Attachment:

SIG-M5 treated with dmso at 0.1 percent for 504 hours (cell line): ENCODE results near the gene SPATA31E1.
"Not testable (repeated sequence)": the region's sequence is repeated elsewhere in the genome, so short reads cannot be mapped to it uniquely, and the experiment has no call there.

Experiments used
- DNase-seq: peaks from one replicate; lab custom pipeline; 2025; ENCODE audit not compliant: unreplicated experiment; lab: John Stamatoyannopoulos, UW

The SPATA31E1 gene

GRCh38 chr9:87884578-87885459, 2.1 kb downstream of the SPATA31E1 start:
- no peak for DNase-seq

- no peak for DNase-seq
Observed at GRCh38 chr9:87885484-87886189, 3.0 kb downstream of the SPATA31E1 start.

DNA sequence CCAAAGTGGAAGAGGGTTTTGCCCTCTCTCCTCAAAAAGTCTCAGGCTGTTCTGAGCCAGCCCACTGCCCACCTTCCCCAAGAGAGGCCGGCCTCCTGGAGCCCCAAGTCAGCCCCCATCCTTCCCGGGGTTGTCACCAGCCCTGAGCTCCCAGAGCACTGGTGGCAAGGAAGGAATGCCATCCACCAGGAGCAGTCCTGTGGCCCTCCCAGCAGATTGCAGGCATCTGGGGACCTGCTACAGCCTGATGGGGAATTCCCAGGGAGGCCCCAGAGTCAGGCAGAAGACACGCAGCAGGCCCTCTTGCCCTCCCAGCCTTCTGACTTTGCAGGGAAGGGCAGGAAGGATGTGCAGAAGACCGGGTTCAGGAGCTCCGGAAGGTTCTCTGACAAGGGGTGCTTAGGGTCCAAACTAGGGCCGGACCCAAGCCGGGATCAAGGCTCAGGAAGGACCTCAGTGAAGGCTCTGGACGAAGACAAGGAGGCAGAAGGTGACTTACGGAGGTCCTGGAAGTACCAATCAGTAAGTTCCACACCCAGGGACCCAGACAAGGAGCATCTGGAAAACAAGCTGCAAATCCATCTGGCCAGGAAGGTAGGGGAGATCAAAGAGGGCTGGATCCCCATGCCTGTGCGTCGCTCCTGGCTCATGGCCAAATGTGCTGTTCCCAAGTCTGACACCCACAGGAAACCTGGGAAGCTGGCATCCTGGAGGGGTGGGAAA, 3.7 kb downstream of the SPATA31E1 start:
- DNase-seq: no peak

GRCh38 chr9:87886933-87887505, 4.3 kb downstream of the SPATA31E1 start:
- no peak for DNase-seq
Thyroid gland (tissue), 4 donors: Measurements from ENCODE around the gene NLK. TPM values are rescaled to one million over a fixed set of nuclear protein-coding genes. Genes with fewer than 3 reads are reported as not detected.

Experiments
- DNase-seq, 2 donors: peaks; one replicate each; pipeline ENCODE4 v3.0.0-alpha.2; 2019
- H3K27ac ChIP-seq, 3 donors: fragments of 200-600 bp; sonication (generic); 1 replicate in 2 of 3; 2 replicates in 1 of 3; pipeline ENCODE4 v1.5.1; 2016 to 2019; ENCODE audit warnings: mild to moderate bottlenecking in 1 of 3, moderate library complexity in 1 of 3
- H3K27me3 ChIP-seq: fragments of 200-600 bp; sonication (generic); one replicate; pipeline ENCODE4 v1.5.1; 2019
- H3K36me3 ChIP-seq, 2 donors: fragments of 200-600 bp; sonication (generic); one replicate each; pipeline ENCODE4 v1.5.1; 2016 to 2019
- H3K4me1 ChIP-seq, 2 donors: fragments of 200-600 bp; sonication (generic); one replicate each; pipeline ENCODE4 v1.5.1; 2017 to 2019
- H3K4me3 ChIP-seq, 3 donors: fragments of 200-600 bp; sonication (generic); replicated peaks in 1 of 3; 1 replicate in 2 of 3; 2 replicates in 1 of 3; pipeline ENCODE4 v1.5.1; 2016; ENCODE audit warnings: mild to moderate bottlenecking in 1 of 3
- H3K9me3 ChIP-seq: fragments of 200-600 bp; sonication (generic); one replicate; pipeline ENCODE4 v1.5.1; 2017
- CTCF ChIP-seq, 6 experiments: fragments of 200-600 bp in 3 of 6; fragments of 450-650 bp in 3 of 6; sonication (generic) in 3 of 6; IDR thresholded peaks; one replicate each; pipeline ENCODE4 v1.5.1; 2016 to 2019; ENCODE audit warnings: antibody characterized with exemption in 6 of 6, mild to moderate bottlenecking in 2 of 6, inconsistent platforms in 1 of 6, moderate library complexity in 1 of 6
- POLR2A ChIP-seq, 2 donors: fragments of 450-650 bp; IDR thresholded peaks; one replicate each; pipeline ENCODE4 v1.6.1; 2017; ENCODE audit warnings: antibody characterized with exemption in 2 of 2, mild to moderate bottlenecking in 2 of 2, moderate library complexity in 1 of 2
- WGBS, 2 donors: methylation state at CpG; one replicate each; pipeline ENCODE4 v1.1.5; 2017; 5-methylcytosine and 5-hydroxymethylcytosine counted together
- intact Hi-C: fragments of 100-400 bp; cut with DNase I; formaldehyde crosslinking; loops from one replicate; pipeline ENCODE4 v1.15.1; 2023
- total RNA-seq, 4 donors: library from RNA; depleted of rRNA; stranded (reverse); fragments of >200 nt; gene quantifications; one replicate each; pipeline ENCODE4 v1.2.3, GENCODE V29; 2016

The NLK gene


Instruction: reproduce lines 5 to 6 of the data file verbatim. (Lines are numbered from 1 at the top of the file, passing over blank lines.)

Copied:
The SPATA31E1 gene

GRCh38 chr9:87884578-87885459, 2.1 kb downstream of the SPATA31E1 start: